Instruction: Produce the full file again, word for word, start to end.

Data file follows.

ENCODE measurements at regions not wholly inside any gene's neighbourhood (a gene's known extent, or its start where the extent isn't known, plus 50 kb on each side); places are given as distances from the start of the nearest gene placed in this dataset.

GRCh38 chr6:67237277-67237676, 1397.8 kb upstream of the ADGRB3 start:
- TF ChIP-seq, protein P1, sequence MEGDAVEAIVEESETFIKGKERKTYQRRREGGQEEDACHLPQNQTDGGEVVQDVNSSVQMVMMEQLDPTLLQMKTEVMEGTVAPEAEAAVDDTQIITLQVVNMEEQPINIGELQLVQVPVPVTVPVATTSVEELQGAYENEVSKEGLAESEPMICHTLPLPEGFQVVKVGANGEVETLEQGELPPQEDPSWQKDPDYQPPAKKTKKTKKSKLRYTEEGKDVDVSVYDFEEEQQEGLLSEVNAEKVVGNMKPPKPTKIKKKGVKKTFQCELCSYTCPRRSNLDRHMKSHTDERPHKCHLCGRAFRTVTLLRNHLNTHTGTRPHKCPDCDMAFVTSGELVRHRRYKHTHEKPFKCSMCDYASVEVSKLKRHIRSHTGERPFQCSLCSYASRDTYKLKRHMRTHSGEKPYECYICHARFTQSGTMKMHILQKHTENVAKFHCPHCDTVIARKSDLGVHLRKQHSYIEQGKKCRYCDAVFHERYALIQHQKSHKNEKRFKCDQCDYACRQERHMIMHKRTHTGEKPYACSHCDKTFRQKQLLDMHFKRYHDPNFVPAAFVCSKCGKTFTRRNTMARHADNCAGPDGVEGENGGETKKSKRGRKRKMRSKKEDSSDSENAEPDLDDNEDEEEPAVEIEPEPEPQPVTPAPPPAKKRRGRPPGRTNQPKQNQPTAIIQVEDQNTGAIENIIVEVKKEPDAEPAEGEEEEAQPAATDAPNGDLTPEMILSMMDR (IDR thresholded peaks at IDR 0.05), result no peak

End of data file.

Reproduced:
ENCODE measurements at regions not wholly inside any gene's neighbourhood (a gene's known extent, or its start where the extent isn't known, plus 50 kb on each side); places are given as distances from the start of the nearest gene placed in this dataset.

GRCh38 chr6:67237277-67237676, 1397.8 kb upstream of the ADGRB3 start:
- TF ChIP-seq, protein P1, sequence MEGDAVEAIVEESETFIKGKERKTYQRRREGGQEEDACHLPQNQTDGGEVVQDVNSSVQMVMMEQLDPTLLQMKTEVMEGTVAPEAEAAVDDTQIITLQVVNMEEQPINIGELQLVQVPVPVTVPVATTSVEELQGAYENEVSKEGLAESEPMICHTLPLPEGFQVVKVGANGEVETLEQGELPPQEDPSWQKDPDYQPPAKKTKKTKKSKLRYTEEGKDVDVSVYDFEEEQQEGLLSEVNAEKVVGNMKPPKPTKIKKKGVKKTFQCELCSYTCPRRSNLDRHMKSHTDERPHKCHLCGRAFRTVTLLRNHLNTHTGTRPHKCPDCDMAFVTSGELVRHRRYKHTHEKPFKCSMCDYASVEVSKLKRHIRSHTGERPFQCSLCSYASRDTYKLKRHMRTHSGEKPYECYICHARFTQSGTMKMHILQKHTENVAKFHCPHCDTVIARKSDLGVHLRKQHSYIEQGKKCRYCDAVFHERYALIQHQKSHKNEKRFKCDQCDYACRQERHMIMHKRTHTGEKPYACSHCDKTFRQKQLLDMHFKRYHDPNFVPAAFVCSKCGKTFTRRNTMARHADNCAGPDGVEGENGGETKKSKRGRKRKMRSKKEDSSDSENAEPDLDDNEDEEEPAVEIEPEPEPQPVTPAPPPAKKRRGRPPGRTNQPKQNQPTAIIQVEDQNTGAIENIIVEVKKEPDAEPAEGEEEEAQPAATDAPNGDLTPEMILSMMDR (IDR thresholded peaks at IDR 0.05), result no peak